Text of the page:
Language learning begins in utero, new study finds
Newborn memories of the “oohs” and “ahs” heard in the womb
Newborns are much more attuned to the sounds of their native language than first thought. In fact, these linguistic whizzes can up pick on distinctive sounds of their mother tongue while in utero, a new study has concluded.
Research led by Christine Moon, a professor of psychology at Pacific Lutheran University, shows that infants, only hours old, showed marked interest for the vowels of a language that was not their mother tongue.
“We have known for over 30 years that we begin learning prenatally by listening to the sound of our mother talking,” Moon said. “This is the first study that shows we learn about the particular speech sounds of our mother’s language before we are born.”
Before the study, the general consensus was that infants learned about the small parts of speech, the vowels and the consonants, postnatally.
“This study moves the measurable result of experience with individual speech sounds from six months of age to before birth,” she said.
The findings was published in Acta Paediatrica in late December.
For the study, Moon tested newborn infants shortly after birth while still in the hospital in two different locations: Madigan Army Medical Center in Tacoma, Wash. and in the Astrid Lindgren Children’s Hospital in Stockholm. Infants heard either Swedish or English vowels and they could control how many times they heard the vowels by sucking on a pacifier connected to a computer.
Co-authors for the study were Hugo Lagercrantz, a professor at the Karolinska Institute in Sweden as well as a member of the Nobel Assembly and Patricia Kuhl, endowed chair for the Bezos Family Foundation for Early Childhood Learning and co-director of the University of Washington’s Institute for Learning and Brain Sciences.
The study tested newborns on two sets of vowel sounds – 17 native language sounds and 17 foreign language sounds, said Kuhl. The researchers tested the babies’ interest in the vowel sounds based on how long and often they sucked on a pacifier. Half of the infants heard their native language vowels, and the other half heard the foreign vowels.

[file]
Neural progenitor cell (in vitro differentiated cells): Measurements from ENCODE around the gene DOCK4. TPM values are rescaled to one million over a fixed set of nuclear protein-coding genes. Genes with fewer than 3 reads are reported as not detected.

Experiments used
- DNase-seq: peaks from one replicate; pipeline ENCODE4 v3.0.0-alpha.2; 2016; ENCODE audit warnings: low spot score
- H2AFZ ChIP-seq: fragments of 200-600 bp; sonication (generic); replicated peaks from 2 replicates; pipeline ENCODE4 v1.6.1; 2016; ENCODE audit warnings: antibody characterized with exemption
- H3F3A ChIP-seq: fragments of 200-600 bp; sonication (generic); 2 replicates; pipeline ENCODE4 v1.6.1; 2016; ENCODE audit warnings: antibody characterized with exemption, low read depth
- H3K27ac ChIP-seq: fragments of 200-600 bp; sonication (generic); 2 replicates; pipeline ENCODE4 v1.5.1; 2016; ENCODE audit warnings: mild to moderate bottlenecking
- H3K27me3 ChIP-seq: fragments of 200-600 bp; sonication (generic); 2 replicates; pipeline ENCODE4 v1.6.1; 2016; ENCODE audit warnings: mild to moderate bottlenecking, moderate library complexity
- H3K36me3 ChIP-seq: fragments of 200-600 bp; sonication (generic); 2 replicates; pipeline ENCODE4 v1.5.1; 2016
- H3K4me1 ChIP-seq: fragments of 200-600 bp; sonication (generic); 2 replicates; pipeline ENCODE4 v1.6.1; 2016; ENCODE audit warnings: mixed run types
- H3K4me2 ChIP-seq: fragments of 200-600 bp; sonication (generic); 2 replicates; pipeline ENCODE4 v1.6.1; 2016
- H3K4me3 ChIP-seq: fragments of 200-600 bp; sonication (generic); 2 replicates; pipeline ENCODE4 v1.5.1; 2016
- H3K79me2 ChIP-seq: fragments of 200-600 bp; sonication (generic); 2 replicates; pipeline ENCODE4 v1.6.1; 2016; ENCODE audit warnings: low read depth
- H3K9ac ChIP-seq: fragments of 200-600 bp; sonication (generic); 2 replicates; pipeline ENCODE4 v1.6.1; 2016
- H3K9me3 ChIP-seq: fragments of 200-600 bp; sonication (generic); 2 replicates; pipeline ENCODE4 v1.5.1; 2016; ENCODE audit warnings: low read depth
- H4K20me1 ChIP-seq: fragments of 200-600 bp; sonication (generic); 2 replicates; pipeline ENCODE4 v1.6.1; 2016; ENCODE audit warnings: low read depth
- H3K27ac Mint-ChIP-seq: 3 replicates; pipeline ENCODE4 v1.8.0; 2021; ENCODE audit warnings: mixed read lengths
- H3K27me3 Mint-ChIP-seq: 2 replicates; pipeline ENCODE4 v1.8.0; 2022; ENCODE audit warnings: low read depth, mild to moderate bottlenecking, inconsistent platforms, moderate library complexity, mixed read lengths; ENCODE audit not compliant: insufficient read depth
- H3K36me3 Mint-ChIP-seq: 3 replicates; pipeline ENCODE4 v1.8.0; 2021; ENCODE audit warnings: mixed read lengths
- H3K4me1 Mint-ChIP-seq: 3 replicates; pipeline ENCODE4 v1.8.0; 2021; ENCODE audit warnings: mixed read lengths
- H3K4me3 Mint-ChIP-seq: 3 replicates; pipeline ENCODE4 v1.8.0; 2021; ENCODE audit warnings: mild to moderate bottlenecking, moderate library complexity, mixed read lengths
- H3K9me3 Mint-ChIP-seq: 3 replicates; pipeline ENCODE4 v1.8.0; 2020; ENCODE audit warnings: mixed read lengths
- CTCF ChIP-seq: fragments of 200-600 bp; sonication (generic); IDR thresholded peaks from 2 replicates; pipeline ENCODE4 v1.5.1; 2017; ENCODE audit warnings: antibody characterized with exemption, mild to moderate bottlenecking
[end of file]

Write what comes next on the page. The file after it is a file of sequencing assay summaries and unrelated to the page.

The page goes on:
“Each suck will produce a vowel until the infant pauses, and then the new suck will produce the next vowel sound,” Kuhl said.
In both countries, the babies listening to the foreign vowels sucked more, than those listening to their native tongue, regardless of how much postnatal experience they had. This indicated to researchers that they were learning the vowel sounds in utero.
“These little ones had been listening to their mother’s voice in the womb, and particularly her vowels for 10 weeks. The mother has first dibs on influencing the child’s brain,” Kuhl said. “At birth, they are apparently ready for something novel.”
While other studies have focused on prenatal learning of sentences or phrases, this is the first study to show the learning of small parts of speech that are not easily recognized by melody, rhythm or loudness. Forty infants were tested in Tacoma and another 40 in Sweden. They ranged in age from seven to 75 hours after birth.
Vowel sounds were chosen for the study because they are prominent, and the researchers thought they might be noticeable in the mother’s ongoing speech, even against the noisy background sounds of the womb.
The study shows that the newborn has the capacity to learn and remember elementary sounds of their language from their mother during the last 10 weeks of pregnancy (the sensory and brain mechanisms for hearing are intact at 30 weeks of gestational age).
“This is a stunning finding,” Kuhl said. “We thought infants were ‘born learning’ but now we know they learn even earlier. They are not phonetically naïve at birth.”
Prior to the kinds of studies like this one, it was assumed that newborns were “blank slates,” added Lagercrantz. He said that although it’s been shown that infants seem to be attuned to sounds of their mother tongue, this same effect now seems to occur before birth. This surprised him.
“Previous studies indicate that the fetus seems to remember musical rhythms,” he said. “They now seem to be able to learn language partially.”
Kuhl added that infants are the best learners on the planet and while understanding a child’s brain capacity is important for science, it’s even more important for the children.
“We can’t waste early curiosity,” Kuhl said. “The fact that the infants can learn the vowels in utero means they are putting some pretty sophisticated brain centers to work, even before birth.”